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On Reality Asserts Itself, Mr. Pollin says a great deal can be done at the state and city levels if people are willing to take on the fossil fuel industry


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PAUL JAY, SENIOR EDITOR, TRNN: Welcome back to The Real News Network. I’m Paul Jay, and this is Reality Asserts Itself. We’re continuing our series of interviews with Bob Pollin on a green economy and how to get there. Thanks for joining us, Bob. PROF. ROBERT POLLIN, PERI CODIRECTOR: Thank you, Paul. So, one more time, Bob is a distinguished professor and cofounder of the PERI institute at the University of Massachusetts Amherst and author of global green growth, which is a big report he did with the United Nations on how to get to a green economy. So we’re–I can’t remember the number, but we’re several parts into this series. And if you watch the rest of it, you’ll get the leadup. But we’re talking now about the politics of achieving some public policy, some laws that will limit climate change and carbon emission. I mean, President Obama by executive order has done something in terms of restricting coal over the next few years, but we’re in Baltimore, and you go down to the port of Baltimore and you can see piles of coal as far as the eye can see, because whether or not coal production and emission goes down a bit in the United States, there’s no limits on how much can be exported. So does it actually change anything? It seems not. It seems that so much of the legislation is kind of superficial. It’s to present that we’re doing something. But when you dig into it, the substance isn’t there, and certainly not enough substance to deal with the urgency of this. So how does–I mean, kind of give your take on the politics. And how does that change? POLLIN: Well, again, I think that the things that the Obama it administration has done–and it’s not just President Barack Obama, but it’s the administration–they’re real. I wouldn’t say they’re–. JAY: You’re saying it’s not nothing, but it ain’t nearly enough. POLLIN: Well, it’s not–I wouldn’t even say it’s fair to say it’s superficial. I think there have been some major achievements in terms of building a green economy, as I mentioned a couple of sessions ago. I mean, just raising the fuel efficiency standards, doubling fuel efficiency on cars, that’s what has to happen throughout the whole economy. The whole economy has to become twice as efficient. So they’re good things. But, as we’ve also talked about, they’re not close to being where we have to be. And so the–. JAY: And the way–given the last election, the way politics is going, you’re unlikely to see some great big climate change effort at the national level. Hillary Clinton barely ever talks about it. Frankly, President Obama barely talks about it. And the Republicans, most of them don’t even seem to–. POLLIN: Against it. No, they talk about it. JAY: Well, they don’t seem to think climate change actually is real. I mean, I think the polling I’ve seen most–. POLLIN: Well, I think their phrasing now is I’m not a climate scientist, so what do I know. JAY: Right. POLLIN: Well, that would be true on anything. They’re also not economists. What do they know about budgets? JAY: Right. POLLIN: But the point is–and I’m also not a climate scientist. I’m just not willing to play Russian roulette and say, oh, 98, 99 percent of climate scientists don’t know what they’re talking about. It could be true. It could be true. I’m just not willing to bet the fate of the Earth on it being not true. JAY: So if at the national level it doesn’t look like certainly in the timeframe needed–and you look at, you know, whoever’s going to be president unless there’s some amazing change of politics, which is not very unlikely, the next four years, the next eight years, we’re not going to see much change than what we saw in the last eight years. In fact, it may be worse than the last eight years. At the national level, it looks quite paralyzed, but at the level of cities, at the level of some states, we are seeing some initiatives, there are some possibilities of breakthrough. So when you apply your modeling to a state and a city, what’s that look like? POLLIN: It looks–it’s equally important, maybe even more important. If we think about retrofitting buildings to make them more energy efficient, every building should be made more energy efficient. And you can use, you can start with municipalities. What about school systems? What about all the public schools? They should just be made more energy efficient now. And this can be done. (A) The technology is very straightforward. (B) It’s going to create a lot of jobs, especially for construction workers. (C) It pays for itself after two, three years, maybe four years. JAY: So part of the politics of this is that you get some kind of green rhetoric out of some of the unions, but, with a few exceptions, not very loud. I mean, it’s interesting in South Africa. The metalworkers union is right–it’s actually in the leadership of calling for reducing carbon emissions and for climate change policy. But you don’t see that kind of militancy from any of the big unions here. POLLIN: Well, the nurses union [crosstalk] JAY: Other than the nurses. Yeah. POLLIN: –one exception, which are militant around a lot of things. But, no, generally speaking, the union movement is split. Why? Because they don’t really believe there are going to be jobs. And they know, for example, the Keystone pipeline will create jobs. Okay, maybe it’s 300 jobs, but those are jobs, and we know they’re going to happen. When we hear that the green economy is going to create a lot of jobs, [incompr.] oh, that’s just a bunch of talk from professors who already have a job and already are doing just fine. And I really appreciate that. I really understand where that’s coming from. But when we’re talking about building the green economy, it’s real. The numbers of job creation are in the millions, as opposed to the Keystone pipeline, when we’re talking about maybe hundreds of permanent jobs. And so there are some really simple things that are easy to understand, like municipalities deciding to retrofit all their existing buildings to bring their standard of efficiency up 30, 40 percent. How do you pay for it? The Federal Reserve could lend the municipalities money. It’s actually within the laws of–the Federal Reserve Act, Article 15 allows the Federal Reserve to lend money to municipalities. I talked about this on a previous Real News interview. Use that mechanism to enable the municipalities to finance retrofitting all their buildings. JAY: But then you’re back at China gets something done at the national level, which right now seems kind of paralyzed. What could cities and states do if they can’t get the Feds to do much of anything? POLLIN: They can borrow the money on their own and retrofit the buildings. And they would create a lot of jobs in all of their communities. I mean, they would create jobs for construction workers. Now, another thing that they can do without spending any money: they put out procurement bids for companies like my company, as we’ve talked about. JAY: Yeah, we forgot to mention Bob has a company (I should have put that in the introduction) called PEAR, and they do retrofitting and clean energy sales. And so everything he’s saying–you actually do make a little money out of this happens [sic], right? POLLIN: Yeah, I’ve made a little money. Let’s not exaggerate it. Okay. But I’ve talked to mayors of smaller cities about this idea. Let my company put in solar installations in all your schools. You don’t have to put up any money. Zero. And your energy bill is going to go down. Why not let me do it? JAY: And you make money because the– POLLIN: I make money here. JAY: –you get–the efficiency saving goes to you, and a certain profit, and then you’re out of there. POLLIN: The efficiency saving and the saving from selling the electricity, the solar electricity that they have on their roof. JAY: Back into the grid. Right. POLLIN: Yeah. And so they don’t lose any money at all and they don’t have to finance anything. But they do have to take the initiative to accept this. I mean, it doesn’t have to be my company, obviously. JAY: Well, it seems a no-brainer. POLLIN: Yeah, it should be. There’s just such massive inertia. I mean, of course, this is a new idea. Some organizations are doing it. I mean, one of the things my company is doing now is installing solar installations in churches and synagogues in the Washington, D.C., area. So nonprofit organizations can do this, too. And they are not going to have to pay more for their electricity then they pay now. They are going to–we’re going to have to work out the financing of putting the stuff in, but then after that they save money. JAY: Okay. The other side of renewables and energy efficiency–that’s one side. The other side is reducing carbon emissions, actually getting to zero fossil fuel use. And there’s a big debate how to get there. The debate seems to come down to two big schools. Do you do it through regulation and cap and just say, okay, over this next 20 years your amount you can use is simply capped, and the cap gets lower and lower and lower until you’re zero, and if you don’t follow it, you go to jail, versus some market mechanism? So where are you on that? POLLIN: Well, first of all let’s just say that there’s no getting around that the fossil fuel industry is going to have to experience a massive hit. So in terms of the real politics of this, that’s the biggest thing holding everything up. You’re saying to oil companies, oh, by the way, your market is going to go down by 40 percent. How do you like that? I don’t think they’re going to–they don’t like it very much. So that’s–and there’s simply no way around that one. There is simply no technical fix for that. JAY: And it’s not just the–it’s not like the fossil fuel companies are a different world than Wall Street. They’re all interpenetrated. So you’re really taking on banking and fossil fuels. POLLIN: Yeah. But, I mean, the banks could be lending money to companies like mine or to other green energy companies, but, I mean, they have trillions of dollars invested in fossil fuels. JAY: And to get it out of the ground they often use Wall Street money to build the infrastructure for the refineries and everything else. POLLIN: Sure. And we’re saying that this going to be extinct over the next 50, 60 years. Obviously, they don’t like that story. Now, if they were smart, they would recognize what’s going to happen and they would start their transition. I mean, what’s going to happen to landline telephone companies? They’re also going to be extinct. This is the path–. JAY: Same thing in cable television. POLLIN: Yeah. All these things are on their way out. And this is what happens. The same thing is going to have to happen with the fossil fuel industry. And this is the massive political fight. And no matter what clever things we think of, there’s no way to get around the fact that the fossil fuel industry is going to have to go down. JAY: So then you get, for the people that agree with you, where is this fight going to be waged. And it seems to me right now it’s practically impossible nationally. But at state and certainly city levels, you could have sort of either elections, progressive fronts, broad fronts, whatever, who agree on this that actually take over cities and states. But, in fact, I don’t actually see what the alternative to that is. POLLIN: Well, okay, so California has a carbon cap now, the 3 percent a year reduction in carbon emissions. JAY: And what was specific about California? Why was that able to get passed in California when you don’t see much like it anywhere else? POLLIN: Well, California has more of a tradition. I mean, the governor, Jerry Brown, now was the governor 30 years ago, 40 years ago, and he was laughed at. You know, he was some kind of kook, the governor, “Moonbeam”, that he was committed around environmental issues. Now, I know there’s criticisms of Brown, many of them very, very legitimate, but Brown was capturing the culture in California that was pro-environmental, and it has been sustained. And that’s part of the main–obviously, he’s just got elected, reelected governor with, what, 60 percent? That’s part of mainstream politics now, accepting the fact that we have to have an environmental set of regulations. JAY: And those caps in California, are they sufficient? POLLIN: If they actually get in, if they are maintained, 3 percent per year will get you to where you need to get to. If that was enacted throughout the whole country, 3 percent for a year for the utilities, a 50 percent cut in increase in efficiency for cars, those are exactly the kinds of things that we need that can get to the standard that we need to–. JAY: And does California use much coal? POLLIN: Well, they’re–yes, they are now, but they’re going to be using less coal. JAY: And this is part of the 3 percent cap. POLLIN: Yeah. JAY: And it’s not a trade thing. They can’t–. POLLIN: No, it is a trade. JAY: It is a trade thing. POLLIN: Yes [incompr.] JAY: Well, that’s the thing is that the trade part–and I assume most people watching this know, but if you don’t, the idea is that you can kind of buy, one way or the other, the right to emit more because you’re going to plant some trees in Brazil or something. And generally speaking, that’s seen as, one, a kind of boondoggle, because the trees either don’t get planted or they would have anyway, and/or two, it’s a way to financialize this whole thing. So in the next segment of our interview, we’re going to talk about is cap and trade and the various solutions that are in place actually just ways to make money, not that if it was effective, then fine, let them make money and be effective. But the question is: is it actually just smoke and mirrors to make money and not effective? So join us for the continuation of our series with Bob Pollin on Reality Asserts Itself on the Real News Network.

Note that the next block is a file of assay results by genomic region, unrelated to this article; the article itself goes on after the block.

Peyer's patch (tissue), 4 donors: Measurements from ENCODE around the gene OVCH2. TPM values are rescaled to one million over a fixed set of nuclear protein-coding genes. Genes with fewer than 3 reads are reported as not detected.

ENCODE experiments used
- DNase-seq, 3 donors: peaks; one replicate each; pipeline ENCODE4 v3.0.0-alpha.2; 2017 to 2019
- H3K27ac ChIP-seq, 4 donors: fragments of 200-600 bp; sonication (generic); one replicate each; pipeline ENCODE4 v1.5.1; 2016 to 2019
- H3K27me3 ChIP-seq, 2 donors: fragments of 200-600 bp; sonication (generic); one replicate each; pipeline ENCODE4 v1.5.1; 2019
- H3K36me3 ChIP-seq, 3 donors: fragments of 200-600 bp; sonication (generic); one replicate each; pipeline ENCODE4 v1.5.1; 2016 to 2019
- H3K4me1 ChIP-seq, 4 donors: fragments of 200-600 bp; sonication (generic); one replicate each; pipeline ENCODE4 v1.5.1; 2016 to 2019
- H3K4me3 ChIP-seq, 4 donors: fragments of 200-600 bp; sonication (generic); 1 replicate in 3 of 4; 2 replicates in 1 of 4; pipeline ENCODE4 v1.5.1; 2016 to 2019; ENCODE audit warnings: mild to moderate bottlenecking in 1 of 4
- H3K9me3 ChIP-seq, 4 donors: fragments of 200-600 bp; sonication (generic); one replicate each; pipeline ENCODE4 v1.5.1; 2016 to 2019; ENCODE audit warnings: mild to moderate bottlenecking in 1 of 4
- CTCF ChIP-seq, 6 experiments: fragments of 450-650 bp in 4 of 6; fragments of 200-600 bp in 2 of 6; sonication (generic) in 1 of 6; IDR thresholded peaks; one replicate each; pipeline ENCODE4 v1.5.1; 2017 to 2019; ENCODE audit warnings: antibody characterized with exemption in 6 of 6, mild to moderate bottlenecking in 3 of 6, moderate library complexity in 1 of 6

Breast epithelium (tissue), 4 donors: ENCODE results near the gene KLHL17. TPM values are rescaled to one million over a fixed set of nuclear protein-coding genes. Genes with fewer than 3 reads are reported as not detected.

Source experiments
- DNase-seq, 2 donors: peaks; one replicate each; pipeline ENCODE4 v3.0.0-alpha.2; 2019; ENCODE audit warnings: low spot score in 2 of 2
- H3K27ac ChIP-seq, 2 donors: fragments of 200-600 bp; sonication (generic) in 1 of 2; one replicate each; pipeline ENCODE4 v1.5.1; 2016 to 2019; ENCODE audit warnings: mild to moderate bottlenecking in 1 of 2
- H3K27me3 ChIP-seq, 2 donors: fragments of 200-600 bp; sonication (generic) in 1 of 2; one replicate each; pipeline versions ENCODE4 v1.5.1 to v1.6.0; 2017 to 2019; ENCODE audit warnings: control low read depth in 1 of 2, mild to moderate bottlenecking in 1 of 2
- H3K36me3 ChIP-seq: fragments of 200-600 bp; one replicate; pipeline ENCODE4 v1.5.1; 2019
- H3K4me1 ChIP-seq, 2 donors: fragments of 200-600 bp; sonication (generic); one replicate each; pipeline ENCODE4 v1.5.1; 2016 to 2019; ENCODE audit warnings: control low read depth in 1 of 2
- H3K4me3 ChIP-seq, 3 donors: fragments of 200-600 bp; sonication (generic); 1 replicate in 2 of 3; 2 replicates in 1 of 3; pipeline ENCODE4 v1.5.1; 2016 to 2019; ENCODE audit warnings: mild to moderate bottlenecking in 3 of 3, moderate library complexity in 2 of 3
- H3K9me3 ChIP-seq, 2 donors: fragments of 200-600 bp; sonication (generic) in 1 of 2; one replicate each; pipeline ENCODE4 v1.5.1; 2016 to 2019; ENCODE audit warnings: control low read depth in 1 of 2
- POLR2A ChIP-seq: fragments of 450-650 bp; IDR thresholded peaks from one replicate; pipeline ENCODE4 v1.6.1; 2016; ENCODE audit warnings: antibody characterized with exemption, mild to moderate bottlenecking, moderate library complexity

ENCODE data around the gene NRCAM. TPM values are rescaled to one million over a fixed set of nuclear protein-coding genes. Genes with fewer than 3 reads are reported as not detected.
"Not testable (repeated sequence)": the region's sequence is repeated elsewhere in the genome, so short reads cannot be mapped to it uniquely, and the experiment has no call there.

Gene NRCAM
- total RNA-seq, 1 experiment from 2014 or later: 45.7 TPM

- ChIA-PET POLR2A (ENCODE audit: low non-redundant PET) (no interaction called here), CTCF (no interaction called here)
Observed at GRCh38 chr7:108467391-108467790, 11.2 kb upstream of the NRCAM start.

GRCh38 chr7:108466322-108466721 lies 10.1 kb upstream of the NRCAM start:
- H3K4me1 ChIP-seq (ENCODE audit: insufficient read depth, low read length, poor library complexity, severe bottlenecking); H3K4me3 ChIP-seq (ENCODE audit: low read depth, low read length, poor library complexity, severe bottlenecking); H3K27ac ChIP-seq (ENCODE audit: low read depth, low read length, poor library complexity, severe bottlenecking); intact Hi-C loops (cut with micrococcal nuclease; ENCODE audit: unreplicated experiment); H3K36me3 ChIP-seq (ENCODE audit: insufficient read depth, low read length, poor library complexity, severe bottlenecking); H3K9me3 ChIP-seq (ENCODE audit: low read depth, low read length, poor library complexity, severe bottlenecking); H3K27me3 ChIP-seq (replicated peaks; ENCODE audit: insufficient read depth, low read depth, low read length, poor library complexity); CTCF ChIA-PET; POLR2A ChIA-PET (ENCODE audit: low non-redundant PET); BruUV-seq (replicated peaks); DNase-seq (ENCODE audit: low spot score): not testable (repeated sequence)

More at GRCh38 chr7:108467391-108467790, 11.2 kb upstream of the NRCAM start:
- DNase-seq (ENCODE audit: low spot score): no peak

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Robert Pollin

Robert Pollin is Professor of Economics at the University of Massachusetts in Amherst. He is the founding co-Director of the Political Economy Research Institute (PERI). His research centers on macroeconomics, conditions for low-wage workers in the US and globally, the analysis of financial markets, and the economics of building a clean-energy economy in the US. His latest book is Back to Full Employment. Other books include: A Measure of Fairness: the Economics of Living Wages and Minimum Wages in the United States, and Contours of Descent: US Economic Fractures and the Landscape of Global Austerity.